I don't know how this got created as an empty nodeshell, and I suppose you have to be around my age to recognise them (at least, if you're English), but Moran and Mack were "The Two Black Crows" and I used to listen endlessly to 78 rpm records of them making exceptionally bad jokes when I was a child. These records were cut for Columbia between around 1927 and 1930, two years before I was born.
Sample dialogue (I am afraid that listening to the records never made it plain which of the two was Moran and which was Mack, though one of them was quite the most languid speaker I have ever heard):-
M: I had a dog once which didn't eat meat.
M: I never heard of a dog that didn't eat any meat!
M: Oh, yes, you did. I just told you about one.
M: Well, why didn't he eat meat?
M: We never gave him any. ( Pause ). He had an accident one day. He was crossing the railroad tracks, and a train came along, and he didn't get by. Well, not all by.
M: Why, what happened to the poor little dog?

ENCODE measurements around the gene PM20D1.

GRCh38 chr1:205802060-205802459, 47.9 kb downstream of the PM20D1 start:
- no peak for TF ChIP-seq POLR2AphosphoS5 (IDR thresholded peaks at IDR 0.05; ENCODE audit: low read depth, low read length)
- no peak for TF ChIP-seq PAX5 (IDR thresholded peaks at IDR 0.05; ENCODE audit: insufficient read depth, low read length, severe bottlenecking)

M: The train cut off his tail.
M: That's terrible for a dog! It must have spoiled his carriage!
M: I don't know about that, but it ruined his waggin'.
You get the idea. I thought they were the funniest thing I'd ever heard. I must have been around seven at the time.
This was also when I realised that Americans were different.
For a start, they apparently called railway
s', a notion confirmed when I watched Dumbo.
and had to get to grips with the notion of a 'polka-dot railroad tie'.
This movie, now that I come to think of it, also introduced me to the still more exotic notion of black Americans
. Four of these, you may recall --- and, still more exotically and confusingly, they were indeed crows --- temporarily adopted Dumbo and taught him to fly to the accompaniment of music
which, even at that age, I found a great deal more interesting than 'fur Elise.'
or Prelude in C Minor
(It turns out of course that this was something of a bum steer so far as Moran and Mack are concerned, since --- as I now discover through some pretty extensive Googling --- they were not actually black but, rather, pink Americans performing in 'blackface'. I don't think I would have been able to grasp this concept at the time.)
Mack was killed when his car overturned in 1931; Moran tried to keep the double act going with a variety of other partners, but was pretty thoroughly eclipsed by one of the most popular radio shows of all time, Amos 'n Andy